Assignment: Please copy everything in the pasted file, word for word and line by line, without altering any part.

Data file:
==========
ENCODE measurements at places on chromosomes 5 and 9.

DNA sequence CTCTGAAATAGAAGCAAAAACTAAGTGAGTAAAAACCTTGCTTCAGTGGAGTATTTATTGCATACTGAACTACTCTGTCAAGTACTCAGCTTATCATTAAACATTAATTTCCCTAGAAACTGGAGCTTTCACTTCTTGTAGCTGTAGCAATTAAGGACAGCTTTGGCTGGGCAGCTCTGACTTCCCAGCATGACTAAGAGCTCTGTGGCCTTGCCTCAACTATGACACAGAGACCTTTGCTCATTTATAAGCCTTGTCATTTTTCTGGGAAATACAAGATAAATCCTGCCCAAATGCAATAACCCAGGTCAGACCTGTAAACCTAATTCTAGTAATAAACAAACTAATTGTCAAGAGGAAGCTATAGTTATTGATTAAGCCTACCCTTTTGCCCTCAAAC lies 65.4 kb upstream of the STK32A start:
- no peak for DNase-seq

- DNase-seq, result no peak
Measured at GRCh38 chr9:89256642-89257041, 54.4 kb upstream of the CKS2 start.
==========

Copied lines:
ENCODE measurements at places on chromosomes 5 and 9.

DNA sequence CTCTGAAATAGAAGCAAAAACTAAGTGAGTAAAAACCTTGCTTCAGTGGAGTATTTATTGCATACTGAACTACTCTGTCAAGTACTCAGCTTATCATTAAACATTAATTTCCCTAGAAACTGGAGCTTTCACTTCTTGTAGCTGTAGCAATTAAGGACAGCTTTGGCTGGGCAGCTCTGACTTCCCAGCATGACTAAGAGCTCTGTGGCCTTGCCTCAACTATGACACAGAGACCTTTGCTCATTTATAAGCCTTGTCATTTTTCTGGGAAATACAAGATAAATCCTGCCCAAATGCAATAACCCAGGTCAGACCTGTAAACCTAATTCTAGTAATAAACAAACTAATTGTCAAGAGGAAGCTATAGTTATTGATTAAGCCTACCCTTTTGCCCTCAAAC lies 65.4 kb upstream of the STK32A start:
- no peak for DNase-seq

- DNase-seq, result no peak
Measured at GRCh38 chr9:89256642-89257041, 54.4 kb upstream of the CKS2 start.